Last edited: January 01, 2005

‘Next Step Marriage’

Gays Eye Future After Landmark Supreme Court Ruling, June 27, 2003

By Doug Windsor, Newscenter, New York Bureau

New York City—Thursday’s Supreme Court ruling striking down Texas’ sodomy law will open the door to other civil rights issues affecting gays and lesbians including marriage say LGBT activists.

Following the ruling Kevin Cathcart, Lambda Legal’s executive director, predicted the ruling’s impact will be broad.

“It will be a powerful tool for gay people in all 50 states where we continue fighting to be treated equally,” he said.

“Today the U.S. Supreme Court closed the door on an era of intolerance and ushered in a new era of respect and equal treatment for gay Americans. This historic civil rights ruling promises real equality to gay people in our relationships, our families and our everyday lives,” said Cathcart.

Citing the 14th Amendment’s Due Process Clause, the high court said in its 6-3 ruling that states cannot punish gay couples for engaging in sex acts that are legal for heterosexuals.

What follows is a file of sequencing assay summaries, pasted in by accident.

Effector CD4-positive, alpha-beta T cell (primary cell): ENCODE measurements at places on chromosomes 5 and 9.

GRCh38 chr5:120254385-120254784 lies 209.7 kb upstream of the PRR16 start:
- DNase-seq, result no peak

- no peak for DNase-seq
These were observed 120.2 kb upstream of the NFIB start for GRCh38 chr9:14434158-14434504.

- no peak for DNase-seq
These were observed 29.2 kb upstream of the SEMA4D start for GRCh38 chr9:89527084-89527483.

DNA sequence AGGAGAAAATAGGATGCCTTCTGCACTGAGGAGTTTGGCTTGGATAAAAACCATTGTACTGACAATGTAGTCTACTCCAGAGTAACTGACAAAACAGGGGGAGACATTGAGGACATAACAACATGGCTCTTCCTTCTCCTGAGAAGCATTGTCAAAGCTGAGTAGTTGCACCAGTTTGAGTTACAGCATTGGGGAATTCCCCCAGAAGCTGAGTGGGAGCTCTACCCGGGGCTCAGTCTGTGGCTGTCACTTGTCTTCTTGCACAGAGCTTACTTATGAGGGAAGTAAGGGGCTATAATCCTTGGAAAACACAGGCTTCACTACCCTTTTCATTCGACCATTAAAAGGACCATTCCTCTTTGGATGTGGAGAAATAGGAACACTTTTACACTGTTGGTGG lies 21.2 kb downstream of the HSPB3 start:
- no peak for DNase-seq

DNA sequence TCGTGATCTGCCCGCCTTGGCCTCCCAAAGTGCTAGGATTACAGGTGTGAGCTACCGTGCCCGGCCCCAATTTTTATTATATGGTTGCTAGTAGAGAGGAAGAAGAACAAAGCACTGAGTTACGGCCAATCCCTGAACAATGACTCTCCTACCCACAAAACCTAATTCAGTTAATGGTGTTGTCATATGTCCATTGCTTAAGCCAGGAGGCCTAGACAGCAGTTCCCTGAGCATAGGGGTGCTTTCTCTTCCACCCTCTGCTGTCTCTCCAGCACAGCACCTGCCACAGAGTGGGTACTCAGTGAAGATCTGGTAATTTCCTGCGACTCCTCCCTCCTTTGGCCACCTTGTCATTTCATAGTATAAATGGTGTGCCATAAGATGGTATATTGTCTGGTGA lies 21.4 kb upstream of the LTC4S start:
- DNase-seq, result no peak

It is that interpretation of Due Process that can be applied to other areas of gay life where discrimination still occurs, including marriage.

The Massachusetts Supreme Court is expected to rule next month in a case brought by gay and lesbian couples who were denied marriage licenses. Massachusetts law does not specify the sex of partners in marriage law. Lawyers for the group argued that because the law does not forbid same-sex marriage it must permit it.

There is little doubt the Massachusetts justices will examine the Supreme Court decision before making a ruling, said Evan Wolfson, a lawyer with the New York based Freedom To Marry.

In New Jersey, a lawsuit demanding the state recognize gay and lesbian marriage under that state’s Constitution will be heard for the first time today in state Superior Court in Mercer County.

“First and foremost, the couples need all the legal protections that come with marriage,” said Michael Adams, an attorney and spokesman with Lambda Legal, which is the organization representing seven same-sex couples in a lawsuit against the state.

“Under the New Jersey Constitution, the couples we represent have the right to the same kind of treatment and legal protections as all other couples, and that includes the right to marry,” Adams said . “These couples lead the same lives as every other couple.”

The lawsuit, filed last summer, was initiated by couples who have been together between 10 and 30 years.

“The Supreme Court made it very clear,” Wolfson said. “Gay people share with other human beings the aspirations for love, family, and equality and we can no longer be shut out.”

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